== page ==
In the end, it all comes down to the frequency spectrum, as well as which devices operate on which frequencies. The navigational receivers located in or near the cockpit are most likely to be disturbed by RF (radio frequency) emissions from PEDs. All airliners are equipped with multiple navigational receivers. Most have at least two VORs (Very high-frequency Omnidirectional Range) receivers, two ILS (Instrument Landing System) receivers, and, more likely than not, two GPS (Global Positioning System) receivers. While PEDs have the capability to interfere with any of these systems, the greatest area of concern is the effect they may have on GPS receivers. GPS-certified approach procedures are relatively new but still widely accepted in general aviation. While most airlines still use the ILS system for all-weather operations and auto-landings, GPS approaches are becoming much more common.
In a 2004 NASA report, a particular model of cell phone caused GPS receivers to lose satellite lock in several general aviation aircraft during their approach to landing. An investigation revealed that the phone’s RF emissions were sufficient to affect the performance of the GPS receivers. While these emissions were in the allowable frequency range, this impact on the receivers is problematic. I can tell you from experience that you do not want your pilot’s instruments to lose lock during an actual approach in bad weather. Not only is it dangerous, but the resulting go-around also costs precious time and money for everyone.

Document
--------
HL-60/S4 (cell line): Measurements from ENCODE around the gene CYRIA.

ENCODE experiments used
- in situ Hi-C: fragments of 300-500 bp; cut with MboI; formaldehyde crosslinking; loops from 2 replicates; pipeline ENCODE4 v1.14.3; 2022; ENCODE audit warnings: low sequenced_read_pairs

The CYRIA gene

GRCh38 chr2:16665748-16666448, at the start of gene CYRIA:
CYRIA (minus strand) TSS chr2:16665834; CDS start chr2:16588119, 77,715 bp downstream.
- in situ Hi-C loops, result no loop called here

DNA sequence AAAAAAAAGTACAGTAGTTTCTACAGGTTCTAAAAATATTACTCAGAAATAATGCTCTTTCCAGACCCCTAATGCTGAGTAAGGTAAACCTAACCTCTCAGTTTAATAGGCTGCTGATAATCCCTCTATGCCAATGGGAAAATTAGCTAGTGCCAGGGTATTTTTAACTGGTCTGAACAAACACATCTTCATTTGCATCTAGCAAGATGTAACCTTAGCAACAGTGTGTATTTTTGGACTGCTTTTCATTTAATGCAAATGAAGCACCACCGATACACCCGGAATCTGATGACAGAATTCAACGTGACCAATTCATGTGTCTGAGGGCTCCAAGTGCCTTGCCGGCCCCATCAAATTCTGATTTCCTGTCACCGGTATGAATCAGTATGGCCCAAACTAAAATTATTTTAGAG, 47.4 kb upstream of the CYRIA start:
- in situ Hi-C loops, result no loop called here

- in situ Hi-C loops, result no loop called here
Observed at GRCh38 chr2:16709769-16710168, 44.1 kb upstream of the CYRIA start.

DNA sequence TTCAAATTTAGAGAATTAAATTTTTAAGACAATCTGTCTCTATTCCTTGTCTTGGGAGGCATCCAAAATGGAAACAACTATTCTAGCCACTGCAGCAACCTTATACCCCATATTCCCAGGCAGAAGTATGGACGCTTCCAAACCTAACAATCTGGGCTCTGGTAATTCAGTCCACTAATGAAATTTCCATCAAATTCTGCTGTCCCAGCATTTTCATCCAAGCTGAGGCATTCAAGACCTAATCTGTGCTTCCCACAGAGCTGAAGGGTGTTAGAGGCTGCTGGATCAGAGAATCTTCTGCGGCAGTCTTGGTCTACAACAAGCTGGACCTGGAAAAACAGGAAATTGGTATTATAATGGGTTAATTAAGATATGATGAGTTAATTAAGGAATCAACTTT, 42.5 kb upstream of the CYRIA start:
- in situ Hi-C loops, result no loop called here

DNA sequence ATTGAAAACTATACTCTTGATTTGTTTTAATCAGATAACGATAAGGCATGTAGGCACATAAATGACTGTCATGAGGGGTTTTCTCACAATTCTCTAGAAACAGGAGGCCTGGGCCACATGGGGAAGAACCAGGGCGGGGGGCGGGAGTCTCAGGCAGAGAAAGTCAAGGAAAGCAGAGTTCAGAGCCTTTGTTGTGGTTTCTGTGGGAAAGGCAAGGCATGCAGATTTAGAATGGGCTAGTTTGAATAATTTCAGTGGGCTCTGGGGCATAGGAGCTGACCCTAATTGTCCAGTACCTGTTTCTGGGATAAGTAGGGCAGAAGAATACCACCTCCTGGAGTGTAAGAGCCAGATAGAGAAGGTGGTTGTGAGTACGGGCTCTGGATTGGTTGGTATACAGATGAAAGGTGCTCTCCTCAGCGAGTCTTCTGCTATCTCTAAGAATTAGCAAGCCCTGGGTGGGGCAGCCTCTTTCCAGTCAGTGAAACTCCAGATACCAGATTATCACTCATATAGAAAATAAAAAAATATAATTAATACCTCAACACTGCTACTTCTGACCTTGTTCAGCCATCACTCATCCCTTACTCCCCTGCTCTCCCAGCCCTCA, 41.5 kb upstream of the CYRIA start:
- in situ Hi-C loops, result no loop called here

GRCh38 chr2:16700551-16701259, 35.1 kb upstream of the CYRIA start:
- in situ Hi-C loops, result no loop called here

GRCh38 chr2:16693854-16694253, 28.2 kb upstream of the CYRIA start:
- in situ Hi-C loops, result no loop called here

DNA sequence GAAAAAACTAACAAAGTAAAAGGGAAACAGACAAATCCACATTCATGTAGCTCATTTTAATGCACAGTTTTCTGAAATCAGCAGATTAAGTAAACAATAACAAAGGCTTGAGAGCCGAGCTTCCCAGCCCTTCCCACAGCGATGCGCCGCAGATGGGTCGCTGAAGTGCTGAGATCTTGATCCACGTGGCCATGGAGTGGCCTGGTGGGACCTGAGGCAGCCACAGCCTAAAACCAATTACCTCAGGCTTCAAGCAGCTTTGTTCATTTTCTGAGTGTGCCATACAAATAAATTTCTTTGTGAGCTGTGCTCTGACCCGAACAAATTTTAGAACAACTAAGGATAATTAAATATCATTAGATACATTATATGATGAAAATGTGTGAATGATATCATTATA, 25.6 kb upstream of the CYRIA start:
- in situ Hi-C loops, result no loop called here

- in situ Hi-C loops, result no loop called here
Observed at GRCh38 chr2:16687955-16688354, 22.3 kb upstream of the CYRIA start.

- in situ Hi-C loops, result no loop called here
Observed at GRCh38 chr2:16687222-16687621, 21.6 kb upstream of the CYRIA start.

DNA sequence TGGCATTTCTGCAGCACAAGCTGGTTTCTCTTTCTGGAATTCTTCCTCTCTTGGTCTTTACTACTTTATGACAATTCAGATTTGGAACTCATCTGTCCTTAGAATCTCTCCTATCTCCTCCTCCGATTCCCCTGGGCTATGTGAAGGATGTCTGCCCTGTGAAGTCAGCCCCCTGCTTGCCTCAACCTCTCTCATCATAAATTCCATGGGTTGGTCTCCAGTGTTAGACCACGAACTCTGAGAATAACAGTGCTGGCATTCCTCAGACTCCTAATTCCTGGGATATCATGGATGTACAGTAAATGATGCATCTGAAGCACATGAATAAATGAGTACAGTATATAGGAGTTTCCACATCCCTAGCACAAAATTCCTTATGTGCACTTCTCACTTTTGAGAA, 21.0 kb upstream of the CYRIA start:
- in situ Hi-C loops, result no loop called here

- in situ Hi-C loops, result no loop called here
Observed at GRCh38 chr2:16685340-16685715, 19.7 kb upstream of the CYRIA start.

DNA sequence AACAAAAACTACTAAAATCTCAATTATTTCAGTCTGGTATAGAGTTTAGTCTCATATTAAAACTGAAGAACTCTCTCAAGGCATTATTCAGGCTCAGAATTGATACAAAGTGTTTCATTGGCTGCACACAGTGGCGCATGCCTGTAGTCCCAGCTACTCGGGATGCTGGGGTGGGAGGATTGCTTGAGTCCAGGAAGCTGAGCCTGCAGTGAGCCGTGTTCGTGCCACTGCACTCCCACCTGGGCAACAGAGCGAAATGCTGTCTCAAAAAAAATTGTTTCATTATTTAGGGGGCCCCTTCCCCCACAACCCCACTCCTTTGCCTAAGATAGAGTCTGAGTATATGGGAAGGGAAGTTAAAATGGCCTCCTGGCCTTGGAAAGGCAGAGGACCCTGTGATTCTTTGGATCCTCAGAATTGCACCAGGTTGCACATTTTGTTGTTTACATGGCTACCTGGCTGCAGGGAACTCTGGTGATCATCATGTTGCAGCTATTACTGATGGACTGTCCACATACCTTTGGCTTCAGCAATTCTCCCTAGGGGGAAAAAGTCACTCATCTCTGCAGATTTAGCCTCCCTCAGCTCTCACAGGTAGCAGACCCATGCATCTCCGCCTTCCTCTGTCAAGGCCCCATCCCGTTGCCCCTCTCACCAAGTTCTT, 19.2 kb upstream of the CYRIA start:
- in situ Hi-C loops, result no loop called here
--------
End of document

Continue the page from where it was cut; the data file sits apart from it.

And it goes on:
What about Wi-Fi?
Many airlines are introducing onboard Wi-Fi services (for a cost) that allow passengers to log into the Internet through their laptops. These services operate in dedicated air-to-ground frequencies that were previously reserved for seat-back telephones. They do not, therefore, pose any interference risk and are approved by the FCC.
Source of conflict
The battle lines have been drawn between passengers who want to avoid the annoyance of in-flight calls and those who clamor for more relaxed rules. If the current cell-phone ban were lifted, we might see the return of something akin to the aircraft smoking section of bygone days. Nonsmoking passengers in those days were upset to have to breathe in all of that secondhand smoke. Now imagine all the secondhand conversations your fellow passengers might have to listen to while trapped inside the cabin next to the cell-phone section.
Many passengers say that the aircraft cabin is one of their last areas of solace, because they are completely unavailable for communication from the outside world. In addition, the cabin is a very confined space where a lack of courtesy from your fellow passengers can make an entire flight miserable. Imagine a planeload of folks chatting on the phone while you try to sleep or get some work done. During a recent Congressional House Transportation and Infrastructure Committee hearing, many members voiced their opposition to lifting the ban—in fact, they voted overwhelmingly to keep it in place permanently.
There is no shortage of stress in today’s hectic world. To my mind, the best course of action is to turn off our phones and disconnect for a few hours. We might even be able to relax and enjoy the solitude.
CHRIS COOKE is a pilot with a major domestic carrier. He can be reached at firstname.lastname@example.org.